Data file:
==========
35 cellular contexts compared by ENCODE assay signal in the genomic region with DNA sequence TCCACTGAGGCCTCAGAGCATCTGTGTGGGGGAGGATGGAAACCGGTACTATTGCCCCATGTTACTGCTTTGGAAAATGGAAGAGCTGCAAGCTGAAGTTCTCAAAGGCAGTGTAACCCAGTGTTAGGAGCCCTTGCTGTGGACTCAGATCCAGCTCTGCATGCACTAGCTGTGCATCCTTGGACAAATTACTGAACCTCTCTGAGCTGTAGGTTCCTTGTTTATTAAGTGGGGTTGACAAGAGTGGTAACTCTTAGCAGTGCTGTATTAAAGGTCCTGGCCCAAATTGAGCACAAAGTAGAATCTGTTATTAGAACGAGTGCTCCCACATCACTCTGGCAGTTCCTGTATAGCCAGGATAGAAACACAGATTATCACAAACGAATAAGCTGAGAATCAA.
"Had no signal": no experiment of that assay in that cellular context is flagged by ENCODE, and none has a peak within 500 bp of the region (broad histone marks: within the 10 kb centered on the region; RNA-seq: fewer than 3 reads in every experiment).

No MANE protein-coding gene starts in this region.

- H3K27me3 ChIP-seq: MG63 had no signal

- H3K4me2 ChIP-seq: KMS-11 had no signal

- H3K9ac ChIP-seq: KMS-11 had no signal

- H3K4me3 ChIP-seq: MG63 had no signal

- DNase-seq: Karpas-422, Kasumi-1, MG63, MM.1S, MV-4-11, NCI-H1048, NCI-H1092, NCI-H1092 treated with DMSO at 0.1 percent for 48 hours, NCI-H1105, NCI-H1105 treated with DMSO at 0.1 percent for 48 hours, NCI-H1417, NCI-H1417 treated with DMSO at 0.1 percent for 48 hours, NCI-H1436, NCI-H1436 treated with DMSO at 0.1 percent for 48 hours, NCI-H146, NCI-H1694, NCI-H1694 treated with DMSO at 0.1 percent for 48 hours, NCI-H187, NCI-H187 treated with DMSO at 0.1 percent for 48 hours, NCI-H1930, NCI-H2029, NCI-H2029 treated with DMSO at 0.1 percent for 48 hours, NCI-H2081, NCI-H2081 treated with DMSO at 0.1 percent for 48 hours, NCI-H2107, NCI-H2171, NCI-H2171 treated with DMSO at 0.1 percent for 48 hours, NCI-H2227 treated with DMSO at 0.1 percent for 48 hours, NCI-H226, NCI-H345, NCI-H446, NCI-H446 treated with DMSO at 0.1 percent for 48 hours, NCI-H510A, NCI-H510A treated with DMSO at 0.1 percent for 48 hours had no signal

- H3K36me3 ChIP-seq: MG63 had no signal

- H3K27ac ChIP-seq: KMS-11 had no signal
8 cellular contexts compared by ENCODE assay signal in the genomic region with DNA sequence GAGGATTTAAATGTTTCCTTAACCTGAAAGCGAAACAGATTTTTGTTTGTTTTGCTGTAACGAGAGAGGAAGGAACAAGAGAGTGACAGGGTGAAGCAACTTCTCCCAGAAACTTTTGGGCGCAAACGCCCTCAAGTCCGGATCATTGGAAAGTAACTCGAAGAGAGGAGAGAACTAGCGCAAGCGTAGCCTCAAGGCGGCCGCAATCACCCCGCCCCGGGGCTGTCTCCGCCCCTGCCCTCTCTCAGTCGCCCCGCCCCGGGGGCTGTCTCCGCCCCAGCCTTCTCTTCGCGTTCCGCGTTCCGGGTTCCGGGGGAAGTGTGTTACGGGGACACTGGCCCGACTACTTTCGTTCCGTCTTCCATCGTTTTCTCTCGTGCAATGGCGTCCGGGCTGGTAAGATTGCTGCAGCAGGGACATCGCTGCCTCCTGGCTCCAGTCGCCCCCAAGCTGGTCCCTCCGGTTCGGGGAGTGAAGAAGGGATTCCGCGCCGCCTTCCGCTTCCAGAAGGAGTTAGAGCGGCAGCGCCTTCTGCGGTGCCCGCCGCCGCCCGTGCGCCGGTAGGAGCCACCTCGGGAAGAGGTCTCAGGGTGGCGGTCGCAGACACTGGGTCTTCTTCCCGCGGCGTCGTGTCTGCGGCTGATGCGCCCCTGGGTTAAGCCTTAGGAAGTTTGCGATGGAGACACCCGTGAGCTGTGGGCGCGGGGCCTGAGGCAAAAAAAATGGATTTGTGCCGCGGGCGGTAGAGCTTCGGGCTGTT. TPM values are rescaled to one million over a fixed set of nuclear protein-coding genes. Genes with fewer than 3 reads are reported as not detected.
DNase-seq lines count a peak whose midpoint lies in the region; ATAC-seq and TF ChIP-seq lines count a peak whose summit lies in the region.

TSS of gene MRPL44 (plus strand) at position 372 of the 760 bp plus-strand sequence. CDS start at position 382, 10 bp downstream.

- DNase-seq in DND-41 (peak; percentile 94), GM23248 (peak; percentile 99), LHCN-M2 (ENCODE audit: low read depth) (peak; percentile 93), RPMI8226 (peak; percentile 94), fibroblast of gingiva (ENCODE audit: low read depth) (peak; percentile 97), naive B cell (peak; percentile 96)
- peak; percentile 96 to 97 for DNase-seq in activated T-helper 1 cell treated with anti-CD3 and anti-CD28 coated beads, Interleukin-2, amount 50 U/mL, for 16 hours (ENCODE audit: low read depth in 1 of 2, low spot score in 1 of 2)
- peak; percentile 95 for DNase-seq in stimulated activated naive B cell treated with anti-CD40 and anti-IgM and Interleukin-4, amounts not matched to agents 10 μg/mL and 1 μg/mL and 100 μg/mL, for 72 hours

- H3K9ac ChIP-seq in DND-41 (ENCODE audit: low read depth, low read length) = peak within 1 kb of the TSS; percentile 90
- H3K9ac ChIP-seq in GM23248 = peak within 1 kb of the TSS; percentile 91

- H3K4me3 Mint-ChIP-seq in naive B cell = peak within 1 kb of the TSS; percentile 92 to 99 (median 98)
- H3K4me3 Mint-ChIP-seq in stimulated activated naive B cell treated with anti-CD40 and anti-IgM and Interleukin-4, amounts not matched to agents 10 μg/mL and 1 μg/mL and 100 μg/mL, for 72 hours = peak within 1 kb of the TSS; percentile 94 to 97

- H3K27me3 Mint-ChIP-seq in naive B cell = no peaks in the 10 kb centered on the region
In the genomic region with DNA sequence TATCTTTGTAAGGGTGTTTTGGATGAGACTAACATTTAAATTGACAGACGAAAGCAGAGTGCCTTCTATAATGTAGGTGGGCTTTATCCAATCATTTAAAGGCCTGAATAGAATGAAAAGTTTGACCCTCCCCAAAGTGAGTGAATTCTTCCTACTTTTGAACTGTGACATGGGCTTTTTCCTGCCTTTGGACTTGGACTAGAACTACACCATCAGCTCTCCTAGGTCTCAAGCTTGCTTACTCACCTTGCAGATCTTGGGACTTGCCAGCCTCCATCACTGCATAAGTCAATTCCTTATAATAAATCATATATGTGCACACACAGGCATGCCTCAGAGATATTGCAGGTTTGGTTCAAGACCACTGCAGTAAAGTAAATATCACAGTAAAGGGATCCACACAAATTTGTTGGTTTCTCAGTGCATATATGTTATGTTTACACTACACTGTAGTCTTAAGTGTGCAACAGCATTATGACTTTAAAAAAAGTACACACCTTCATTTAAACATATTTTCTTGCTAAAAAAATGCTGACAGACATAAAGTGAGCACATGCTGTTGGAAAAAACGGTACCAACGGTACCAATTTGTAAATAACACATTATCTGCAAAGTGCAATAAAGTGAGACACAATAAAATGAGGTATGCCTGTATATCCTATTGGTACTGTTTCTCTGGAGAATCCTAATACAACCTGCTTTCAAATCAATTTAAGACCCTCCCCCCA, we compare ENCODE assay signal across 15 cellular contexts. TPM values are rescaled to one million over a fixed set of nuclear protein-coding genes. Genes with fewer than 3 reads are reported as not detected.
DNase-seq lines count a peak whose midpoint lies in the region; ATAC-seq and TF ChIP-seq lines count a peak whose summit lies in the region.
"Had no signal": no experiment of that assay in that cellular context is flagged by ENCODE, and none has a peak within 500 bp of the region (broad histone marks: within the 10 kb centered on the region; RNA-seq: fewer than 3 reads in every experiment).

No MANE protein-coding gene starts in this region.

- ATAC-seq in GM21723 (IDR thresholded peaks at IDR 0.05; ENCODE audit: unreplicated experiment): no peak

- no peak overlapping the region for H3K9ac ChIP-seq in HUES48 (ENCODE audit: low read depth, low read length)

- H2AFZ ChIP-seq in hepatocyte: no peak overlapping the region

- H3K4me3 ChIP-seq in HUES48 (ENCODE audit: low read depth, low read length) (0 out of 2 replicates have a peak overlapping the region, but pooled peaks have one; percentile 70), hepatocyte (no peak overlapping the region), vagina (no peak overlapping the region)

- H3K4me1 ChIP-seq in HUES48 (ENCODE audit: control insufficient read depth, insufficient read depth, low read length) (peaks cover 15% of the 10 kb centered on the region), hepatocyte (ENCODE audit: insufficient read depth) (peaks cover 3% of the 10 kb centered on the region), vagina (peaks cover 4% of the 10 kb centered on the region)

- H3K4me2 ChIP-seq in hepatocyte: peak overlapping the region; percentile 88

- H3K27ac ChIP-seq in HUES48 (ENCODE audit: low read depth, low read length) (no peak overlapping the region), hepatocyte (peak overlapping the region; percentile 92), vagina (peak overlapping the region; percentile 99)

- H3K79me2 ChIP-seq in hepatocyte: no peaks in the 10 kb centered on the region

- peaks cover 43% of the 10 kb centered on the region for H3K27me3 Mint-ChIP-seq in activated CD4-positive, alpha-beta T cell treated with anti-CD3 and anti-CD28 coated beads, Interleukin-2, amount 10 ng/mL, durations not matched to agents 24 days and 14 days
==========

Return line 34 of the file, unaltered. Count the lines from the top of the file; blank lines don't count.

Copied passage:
- peaks cover 43% of the 10 kb centered on the region for H3K27me3 Mint-ChIP-seq in activated CD4-positive, alpha-beta T cell treated with anti-CD3 and anti-CD28 coated beads, Interleukin-2, amount 10 ng/mL, durations not matched to agents 24 days and 14 days